I nearly drowned. When I was six. I was playing near the river, my parents were there but a good distance away, and there were lots of people about so it was noisy.
I was leaning out over the water trying to grab at something, lost my balance and fell in.
I still have clear memories of this. The water swirling around me, my hands stretching out for something to grab hold of.
A man walking along the pathway saved me. I remember his curly grey hair, similar to Einstein. Not sure how I knew whom Einstein was. Perhaps my older mind added the detail later. But I do know he picked me out, walked me over to my dad and said “is this yours?”
That bit always makes me laugh.
Now, you might think that my early brush with drowning would have made me fearful of deep water. But no—I adore it! Beach holidays, I’m the first one in the sea. Usually last one out! I moved to a coastal University town, took up surfing whilst there, and generally have a strong draw to the ocean. I have even been known to dive in fully clothed when I return to the sea after time away!
Yet I am always careful. I have a healthy respect for water—its power and depth.
What is my point?
A traumatic event such as this could lead to some pretty heavy phobias and anxieties. We are hard-wired for fight or flight, and when faced with things that have caused us harm in the past, it can trigger our self-preservation responses.
But it needn’t be this way. My experience taught me respect for large bodies of water, but never impeded my enjoyment of it!
So, at this time of uncertainty and heartache, I am hopeful this is something we can all learn from.
The uncertainty of an invisible threat to our health and our loved-ones; in our ability to utilise our own freewill to do and go where we choose; the heartache of losing people, jobs, livelihoods…toilet roll.
Sorry, I had to!
But now is exactly the time when we should be looking outside of our fears, understanding and respecting our fragility, and finding gratitude where we can.
Fear is so pervasive in our media saturated world. In the current climate, News updates and Government sanctioned rules serve to inform. But they also strip down our basic normality. It becomes easy to operate from a mode of self-preservation. We don’t know what is going to happen in the coming days, weeks or months.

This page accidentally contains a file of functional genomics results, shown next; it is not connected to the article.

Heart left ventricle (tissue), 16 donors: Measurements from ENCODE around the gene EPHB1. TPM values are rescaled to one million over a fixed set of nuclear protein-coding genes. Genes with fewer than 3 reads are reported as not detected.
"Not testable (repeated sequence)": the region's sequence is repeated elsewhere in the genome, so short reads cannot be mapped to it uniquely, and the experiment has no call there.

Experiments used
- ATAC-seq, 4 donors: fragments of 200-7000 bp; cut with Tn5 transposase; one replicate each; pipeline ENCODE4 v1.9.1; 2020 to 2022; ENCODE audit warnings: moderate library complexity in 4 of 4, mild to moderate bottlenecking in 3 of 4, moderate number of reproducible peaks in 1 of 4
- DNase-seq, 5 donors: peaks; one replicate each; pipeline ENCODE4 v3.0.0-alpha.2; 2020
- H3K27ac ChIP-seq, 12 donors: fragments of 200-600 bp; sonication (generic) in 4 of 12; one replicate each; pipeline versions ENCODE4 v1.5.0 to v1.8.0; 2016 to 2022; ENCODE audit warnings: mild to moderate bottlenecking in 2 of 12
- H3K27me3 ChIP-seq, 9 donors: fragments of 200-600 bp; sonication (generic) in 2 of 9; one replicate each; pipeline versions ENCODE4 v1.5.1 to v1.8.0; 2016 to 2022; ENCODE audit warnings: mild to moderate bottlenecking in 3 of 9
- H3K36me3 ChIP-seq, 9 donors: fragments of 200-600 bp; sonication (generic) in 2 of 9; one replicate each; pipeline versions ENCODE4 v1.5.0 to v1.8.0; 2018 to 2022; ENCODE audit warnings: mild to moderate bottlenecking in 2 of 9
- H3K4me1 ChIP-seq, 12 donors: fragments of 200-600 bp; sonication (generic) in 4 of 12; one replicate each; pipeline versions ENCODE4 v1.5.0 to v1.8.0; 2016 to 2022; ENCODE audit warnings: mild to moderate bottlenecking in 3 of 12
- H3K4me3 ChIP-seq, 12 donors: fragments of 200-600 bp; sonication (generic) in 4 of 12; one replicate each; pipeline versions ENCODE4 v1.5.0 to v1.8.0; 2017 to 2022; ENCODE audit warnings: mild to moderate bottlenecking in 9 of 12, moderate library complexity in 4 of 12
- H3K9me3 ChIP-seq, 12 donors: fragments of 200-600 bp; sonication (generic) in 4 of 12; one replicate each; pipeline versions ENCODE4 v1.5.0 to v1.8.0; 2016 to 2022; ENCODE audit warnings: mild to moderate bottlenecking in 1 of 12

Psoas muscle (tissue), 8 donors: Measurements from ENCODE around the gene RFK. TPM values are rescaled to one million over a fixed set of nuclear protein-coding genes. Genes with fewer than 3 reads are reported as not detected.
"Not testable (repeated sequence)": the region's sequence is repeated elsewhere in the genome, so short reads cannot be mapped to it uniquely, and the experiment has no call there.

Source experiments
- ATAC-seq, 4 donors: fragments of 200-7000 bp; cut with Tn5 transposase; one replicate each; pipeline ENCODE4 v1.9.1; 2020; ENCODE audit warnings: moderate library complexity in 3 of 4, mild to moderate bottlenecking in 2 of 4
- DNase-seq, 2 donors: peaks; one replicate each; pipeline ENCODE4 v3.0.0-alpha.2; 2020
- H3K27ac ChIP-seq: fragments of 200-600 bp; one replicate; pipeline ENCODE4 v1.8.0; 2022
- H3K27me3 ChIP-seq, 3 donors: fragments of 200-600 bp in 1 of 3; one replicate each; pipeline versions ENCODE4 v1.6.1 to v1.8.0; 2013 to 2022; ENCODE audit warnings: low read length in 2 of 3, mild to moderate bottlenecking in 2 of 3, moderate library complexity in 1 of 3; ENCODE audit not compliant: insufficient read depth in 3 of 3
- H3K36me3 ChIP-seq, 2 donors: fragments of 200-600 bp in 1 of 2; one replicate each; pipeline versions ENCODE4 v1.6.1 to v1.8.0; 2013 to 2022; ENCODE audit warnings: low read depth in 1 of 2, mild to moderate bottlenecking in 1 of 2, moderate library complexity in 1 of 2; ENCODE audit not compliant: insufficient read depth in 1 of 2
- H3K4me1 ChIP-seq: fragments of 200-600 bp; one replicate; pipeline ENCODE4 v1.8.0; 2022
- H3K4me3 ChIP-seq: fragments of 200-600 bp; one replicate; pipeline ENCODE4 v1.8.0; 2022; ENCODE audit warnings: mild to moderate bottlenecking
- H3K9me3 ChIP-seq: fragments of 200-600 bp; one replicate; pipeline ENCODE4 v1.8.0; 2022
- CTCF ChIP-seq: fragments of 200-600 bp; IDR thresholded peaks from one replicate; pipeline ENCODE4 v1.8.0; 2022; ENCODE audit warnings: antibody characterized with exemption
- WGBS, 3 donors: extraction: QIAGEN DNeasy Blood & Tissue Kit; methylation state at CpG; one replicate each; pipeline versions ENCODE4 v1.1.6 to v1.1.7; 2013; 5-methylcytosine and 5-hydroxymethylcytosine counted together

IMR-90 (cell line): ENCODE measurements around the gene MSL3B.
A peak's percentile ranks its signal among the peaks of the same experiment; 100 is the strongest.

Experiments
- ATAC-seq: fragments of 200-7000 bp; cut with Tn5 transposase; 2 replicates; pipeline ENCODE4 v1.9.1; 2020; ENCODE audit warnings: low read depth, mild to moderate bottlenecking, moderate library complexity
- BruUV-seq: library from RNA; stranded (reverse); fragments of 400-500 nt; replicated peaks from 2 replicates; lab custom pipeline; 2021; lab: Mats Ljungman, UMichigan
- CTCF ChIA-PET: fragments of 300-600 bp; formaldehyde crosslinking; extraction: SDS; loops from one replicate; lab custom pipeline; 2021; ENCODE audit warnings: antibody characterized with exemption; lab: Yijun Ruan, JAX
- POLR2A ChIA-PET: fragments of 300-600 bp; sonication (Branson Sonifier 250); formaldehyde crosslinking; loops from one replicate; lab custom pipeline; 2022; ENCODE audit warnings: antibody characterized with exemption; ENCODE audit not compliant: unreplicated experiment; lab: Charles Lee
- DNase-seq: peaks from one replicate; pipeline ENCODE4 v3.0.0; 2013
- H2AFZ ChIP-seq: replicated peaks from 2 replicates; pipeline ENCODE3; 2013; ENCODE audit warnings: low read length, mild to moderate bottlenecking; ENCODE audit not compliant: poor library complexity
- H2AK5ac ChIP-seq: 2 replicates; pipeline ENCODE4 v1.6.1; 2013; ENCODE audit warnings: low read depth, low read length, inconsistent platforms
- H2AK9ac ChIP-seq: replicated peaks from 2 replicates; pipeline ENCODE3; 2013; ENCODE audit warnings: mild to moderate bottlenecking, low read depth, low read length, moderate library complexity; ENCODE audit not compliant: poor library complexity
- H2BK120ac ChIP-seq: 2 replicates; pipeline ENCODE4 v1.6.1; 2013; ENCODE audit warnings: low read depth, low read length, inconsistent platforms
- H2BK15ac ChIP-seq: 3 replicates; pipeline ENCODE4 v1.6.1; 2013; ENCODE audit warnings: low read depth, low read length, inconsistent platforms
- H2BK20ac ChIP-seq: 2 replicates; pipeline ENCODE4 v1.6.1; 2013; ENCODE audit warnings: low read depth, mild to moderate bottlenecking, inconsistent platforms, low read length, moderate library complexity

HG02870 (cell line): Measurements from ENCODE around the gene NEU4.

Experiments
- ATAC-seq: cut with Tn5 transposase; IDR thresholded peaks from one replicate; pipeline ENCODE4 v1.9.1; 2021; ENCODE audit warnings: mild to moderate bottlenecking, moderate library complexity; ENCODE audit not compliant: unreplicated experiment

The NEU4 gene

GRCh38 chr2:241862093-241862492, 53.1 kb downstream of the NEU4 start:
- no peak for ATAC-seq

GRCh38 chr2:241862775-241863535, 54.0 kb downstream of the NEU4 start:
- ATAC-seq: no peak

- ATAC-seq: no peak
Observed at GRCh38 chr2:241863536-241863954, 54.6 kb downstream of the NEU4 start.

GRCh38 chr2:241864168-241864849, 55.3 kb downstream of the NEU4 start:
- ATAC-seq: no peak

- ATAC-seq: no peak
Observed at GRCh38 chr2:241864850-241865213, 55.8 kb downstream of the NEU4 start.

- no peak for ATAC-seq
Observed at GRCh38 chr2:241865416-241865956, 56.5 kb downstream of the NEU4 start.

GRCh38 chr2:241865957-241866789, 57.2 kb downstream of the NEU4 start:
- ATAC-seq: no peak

But projection of fear only serves to prolong it! So, as I have been looking into the future with hope for change that could bring more light and deeper connection to our world, I wanted to share them with you!
Fear of Death
This is a biggie off the top, but it’s insanely worth noting, so deserves to be front and center!
“To follow the path of wisdom has never been more urgent or more difficult… [But] the entire society in which we live seems to negate the very idea of sacredness or eternal meaning. So at the time of our most acute danger, when our very future is in doubt, we as human beings find ourselves at our most bewildered, and trapped in a nightmare of our own creation.”
– The Tibetan Book of Living and Dying, by Sogyal Rinpoche.
The nightmare is our own ego. The thing that rails against what is and tries to make everything what we want it to be. Just for us. And within this lies the denial of death, because who could ever conceive of a world in which they don’t exist?
It is the core reason we act selfishly, and often spare little thought for future generations. When we start to think outside of our limited worldview, we can operate from a greater sense of wisdom, and start accepting the status quo. Acceptance is calming, reducing our screaming inner voice and making it more possible to hear others, and offer help.